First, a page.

In the classical era of Ottoman medicine, surgical procedures such as phlebotomies, tooth extractions, the opening and draining of abscesses, wound dressing, and tending to fractures and dislocations were the responsibility of the surgeons. The surgeons, who underwent a master-apprentice training period, were part of the artisan class. From the 19th century onwards, surgeons who were noted for their special talents and skills among the staff who took care of wound dressing started to be awarded the status of certified surgeons in military hospitals. The surgeons who had obtained such a certification could then apply to the Mekteb-i Tıbbiye-i Şahane (Ottoman Imperial Medical School) to take a practical exam; those who passed would obtain the Küçük Cerrahlık Şehadetnâmesi (junior surgeon diploma). Those surgeons who managed to earn this diploma could also work as dentists on the side. On the other hand, the barbers, circumcisers, and people who tended to fractures and dislocations would also perform teeth extractions in addition to their official jobs. There were some workers who were not involved in medicine at all, such as blacksmiths or ironsmiths, but who would also extract teeth. Additionally, there were people that used to sell powder and ointments that they claimed could kill “tooth-decaying worms” and others who claimed they could cure toothaches with hijama (cupping therapy) or bloodletting with medicinal leeches. Hacı Ömer Efendi, who used to work as a second-hand bookseller, announced in a newspaper that he could fix anyone’s toothache for free. The circumciser Hacı Süleyman Efendi advertised in Sabah newspaper that he had invented a tool for tooth extraction.

Tooth extraction was a job specifically for the barbers. The barbers who used to extract teeth were mostly immigrants from Rumelia. They used to keep the teeth they had extracted and line them up on strings, like prayer-beads, in a place visible from outside their shops. The clever ones would write their name and the name of their shop with the teeth they had extracted on a board painted black and would also use such a design to make other kinds of signs.

1- Istanbul barbers in the 16<sup>th</sup> century (İntizami)

In 1840, the craftsmen who carried out medical tasks were required to take the compulsory Mekteb-i Tıbbiye-i Şahane exam; this assessed the level of their knowledge and skills. Those who passed were awarded a license, while anyone who did not take this exam would not be given authority to claim that they could perform medical operations. From this time on, all the barbers that were interested in tooth extraction started taking this exam. When the experienced barber Serkisoğlu Hacı İstefan from Erzurum arrived in Istanbul in August 1851, he was tested by the Surgeon Exam Committee at the Mekteb-i Tıbbiye-i Şahane, and having proved his skills on this exam, he was allowed to wear a badge on his fez and was given a permit for performing phlebotomies and tooth extractions. The symbol on the fez badge was a pair of pliers, the symbol for tooth extraction. People who had worked under a dentist somewhere in the Ottoman lands and had learned how to do tooth extractions would obtain a şahadetname or license proving they had learned this art from their masters and then apply to the Sublime Porte to take the exam. Those who wanted to come to Istanbul to take the exam were asked where and from whom they had learned the craft of dentistry and whether they knew Turkish; according to the information provided, the authorities would provide permits. People who passed the practical exam held at the Mekteb-i Tıbbiye-i Şahane were given a İkinci Sınıf Dişçilik İcazetnâmesi (second-class dentistry diploma). When necessary, this exam could also be given in French and German. Second-class dentist Abdülmuttalib İbrahim Efendi (1901) and Gregoire Haviaropulos, along with his son Philippos Demostheny Haviaropulos (1907), earned diplomas in this way. The second-class dentists could not use the title “dentist”, but were allowed to perform the craft of dentistry throughout the Ottoman territories.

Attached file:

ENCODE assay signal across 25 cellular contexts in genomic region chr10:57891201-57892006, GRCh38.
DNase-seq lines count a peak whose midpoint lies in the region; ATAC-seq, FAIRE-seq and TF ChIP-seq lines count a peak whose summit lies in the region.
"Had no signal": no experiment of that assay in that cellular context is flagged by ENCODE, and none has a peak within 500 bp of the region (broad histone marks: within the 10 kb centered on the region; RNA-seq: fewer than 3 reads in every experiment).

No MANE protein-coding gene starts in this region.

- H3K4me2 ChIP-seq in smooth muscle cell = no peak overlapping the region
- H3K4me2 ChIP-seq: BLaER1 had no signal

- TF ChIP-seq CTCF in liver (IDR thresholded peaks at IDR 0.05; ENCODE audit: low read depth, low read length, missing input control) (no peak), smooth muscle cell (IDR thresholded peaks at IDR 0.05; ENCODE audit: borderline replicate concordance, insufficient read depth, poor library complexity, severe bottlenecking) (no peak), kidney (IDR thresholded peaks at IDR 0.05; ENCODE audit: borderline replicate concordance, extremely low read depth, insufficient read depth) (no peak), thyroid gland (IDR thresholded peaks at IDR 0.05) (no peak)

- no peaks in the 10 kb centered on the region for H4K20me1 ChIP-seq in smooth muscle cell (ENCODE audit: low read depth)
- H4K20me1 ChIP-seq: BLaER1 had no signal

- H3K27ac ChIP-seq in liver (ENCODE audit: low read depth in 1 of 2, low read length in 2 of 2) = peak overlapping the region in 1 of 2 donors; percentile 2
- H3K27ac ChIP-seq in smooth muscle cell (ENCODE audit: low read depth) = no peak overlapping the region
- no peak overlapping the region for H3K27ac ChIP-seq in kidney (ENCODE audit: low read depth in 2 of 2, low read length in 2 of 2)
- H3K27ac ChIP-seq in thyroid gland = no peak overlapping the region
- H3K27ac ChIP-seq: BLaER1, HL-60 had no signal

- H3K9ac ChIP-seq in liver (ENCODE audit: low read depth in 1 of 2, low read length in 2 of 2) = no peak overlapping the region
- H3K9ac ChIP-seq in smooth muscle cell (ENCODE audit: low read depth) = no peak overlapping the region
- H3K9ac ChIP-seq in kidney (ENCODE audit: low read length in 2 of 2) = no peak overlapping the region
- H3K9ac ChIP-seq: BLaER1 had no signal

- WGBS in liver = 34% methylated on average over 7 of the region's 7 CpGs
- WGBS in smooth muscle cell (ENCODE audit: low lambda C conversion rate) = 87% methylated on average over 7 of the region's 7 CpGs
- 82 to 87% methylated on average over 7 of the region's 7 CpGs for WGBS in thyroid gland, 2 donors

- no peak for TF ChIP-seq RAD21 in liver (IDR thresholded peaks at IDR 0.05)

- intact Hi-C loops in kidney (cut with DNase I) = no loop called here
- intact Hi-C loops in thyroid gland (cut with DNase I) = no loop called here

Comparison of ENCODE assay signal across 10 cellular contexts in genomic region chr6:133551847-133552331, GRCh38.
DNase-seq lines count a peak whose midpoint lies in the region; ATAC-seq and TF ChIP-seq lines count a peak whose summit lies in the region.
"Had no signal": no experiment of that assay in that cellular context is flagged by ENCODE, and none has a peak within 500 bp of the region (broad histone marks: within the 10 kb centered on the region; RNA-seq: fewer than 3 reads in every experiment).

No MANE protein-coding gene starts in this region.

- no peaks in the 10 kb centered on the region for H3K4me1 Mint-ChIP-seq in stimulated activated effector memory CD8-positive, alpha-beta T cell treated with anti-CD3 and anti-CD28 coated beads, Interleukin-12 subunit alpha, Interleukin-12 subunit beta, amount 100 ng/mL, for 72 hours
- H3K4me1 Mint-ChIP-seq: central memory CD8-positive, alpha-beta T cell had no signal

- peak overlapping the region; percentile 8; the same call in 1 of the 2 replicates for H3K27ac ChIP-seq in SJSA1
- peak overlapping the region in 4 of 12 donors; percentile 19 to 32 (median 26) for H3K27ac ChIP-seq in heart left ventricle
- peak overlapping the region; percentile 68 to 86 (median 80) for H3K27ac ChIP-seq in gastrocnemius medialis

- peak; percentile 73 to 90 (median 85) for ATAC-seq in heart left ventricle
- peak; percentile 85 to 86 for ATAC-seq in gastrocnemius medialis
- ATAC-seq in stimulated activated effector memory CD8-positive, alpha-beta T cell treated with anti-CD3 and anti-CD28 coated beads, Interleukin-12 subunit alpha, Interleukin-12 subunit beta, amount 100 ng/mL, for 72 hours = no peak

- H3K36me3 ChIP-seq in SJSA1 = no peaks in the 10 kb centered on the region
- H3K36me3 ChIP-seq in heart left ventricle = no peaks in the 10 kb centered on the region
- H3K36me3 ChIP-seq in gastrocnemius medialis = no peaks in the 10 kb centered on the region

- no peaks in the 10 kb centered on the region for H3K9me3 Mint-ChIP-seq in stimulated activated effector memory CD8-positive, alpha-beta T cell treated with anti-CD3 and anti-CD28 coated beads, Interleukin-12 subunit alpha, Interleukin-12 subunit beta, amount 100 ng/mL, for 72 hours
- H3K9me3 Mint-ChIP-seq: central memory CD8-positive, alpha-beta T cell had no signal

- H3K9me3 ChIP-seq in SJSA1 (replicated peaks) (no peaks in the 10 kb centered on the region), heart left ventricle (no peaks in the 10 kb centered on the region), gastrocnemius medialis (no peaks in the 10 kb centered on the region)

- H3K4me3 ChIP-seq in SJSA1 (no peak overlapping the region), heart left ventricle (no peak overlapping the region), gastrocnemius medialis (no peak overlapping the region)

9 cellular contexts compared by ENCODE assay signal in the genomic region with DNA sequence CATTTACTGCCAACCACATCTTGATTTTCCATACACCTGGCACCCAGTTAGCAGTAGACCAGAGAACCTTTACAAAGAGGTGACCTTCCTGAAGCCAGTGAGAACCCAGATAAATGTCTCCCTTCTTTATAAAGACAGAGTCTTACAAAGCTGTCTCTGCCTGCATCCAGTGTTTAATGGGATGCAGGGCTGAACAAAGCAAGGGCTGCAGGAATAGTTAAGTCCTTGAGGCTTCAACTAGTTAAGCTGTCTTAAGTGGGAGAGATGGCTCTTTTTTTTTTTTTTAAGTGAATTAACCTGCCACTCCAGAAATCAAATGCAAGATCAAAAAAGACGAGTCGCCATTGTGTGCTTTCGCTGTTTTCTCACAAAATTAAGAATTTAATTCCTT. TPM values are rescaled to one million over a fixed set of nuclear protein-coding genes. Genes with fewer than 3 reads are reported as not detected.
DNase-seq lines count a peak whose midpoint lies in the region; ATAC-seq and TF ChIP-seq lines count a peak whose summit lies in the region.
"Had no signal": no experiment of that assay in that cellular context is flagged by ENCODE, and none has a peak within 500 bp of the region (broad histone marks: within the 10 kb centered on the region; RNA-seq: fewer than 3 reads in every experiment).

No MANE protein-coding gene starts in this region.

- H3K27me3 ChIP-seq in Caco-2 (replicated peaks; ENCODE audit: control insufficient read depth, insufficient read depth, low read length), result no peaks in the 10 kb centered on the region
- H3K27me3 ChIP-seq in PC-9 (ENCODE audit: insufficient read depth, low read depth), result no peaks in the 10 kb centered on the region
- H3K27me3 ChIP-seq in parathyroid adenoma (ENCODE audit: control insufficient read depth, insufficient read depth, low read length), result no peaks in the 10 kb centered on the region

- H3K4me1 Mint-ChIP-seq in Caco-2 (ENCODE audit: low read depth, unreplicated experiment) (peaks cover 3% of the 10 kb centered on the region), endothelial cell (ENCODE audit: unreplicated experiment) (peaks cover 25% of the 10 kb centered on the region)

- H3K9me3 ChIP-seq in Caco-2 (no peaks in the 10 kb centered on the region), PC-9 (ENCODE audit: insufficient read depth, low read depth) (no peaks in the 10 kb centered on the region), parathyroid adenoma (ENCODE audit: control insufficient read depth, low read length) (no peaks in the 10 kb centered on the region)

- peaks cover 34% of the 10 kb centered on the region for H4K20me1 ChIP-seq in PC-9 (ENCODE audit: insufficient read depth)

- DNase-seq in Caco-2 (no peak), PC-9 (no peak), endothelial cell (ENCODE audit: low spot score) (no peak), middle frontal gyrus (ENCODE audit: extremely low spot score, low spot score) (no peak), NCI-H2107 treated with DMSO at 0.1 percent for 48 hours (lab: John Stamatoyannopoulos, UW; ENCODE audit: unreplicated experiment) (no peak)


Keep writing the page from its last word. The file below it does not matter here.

2- Travelling barbers in Istanbul at the beginning of 20<sup>th</sup> century (Zonaro)

During the reign of Abdulhamid II there were also traveling dentists who would set up their tables and sell toothpaste and tooth-powder on the crowded streets of Istanbul, especially around Çarşıkapı, Sultanahmet, Yenicami Gate, the Galata Bridge and Beyazıt. These strong-jawed men would sometimes pull a tooth using pliers or a handkerchief. There were occasions when they would pull a tooth which was not aching at all. Some of them would wander through the streets of Istanbul on a small cart. They would pause to extract teeth from a person or two in the crowd to show off their skills and to prove their mastery, and then they would give the rotten teeth in their hands away for a quarter-lira. Some would not charge for the tooth extraction, but would sell dental products such as tooth powder and toothpaste. In June 1886, a Greek was wandering around in Istanbul with a small rented cart, ringing doorbells in crowded neighborhoods to gather people around him and then extracting teeth. The following day Abdulhamid II ordered this Greek banned from extracting teeth in the middle of the street and demanded that charlatans like him not be admired by the public; the minister of the police (zabtiye nazırı), Kâmil Pasha immediately commanded all the police officers to prevent these kind of people from going around and performing such acts.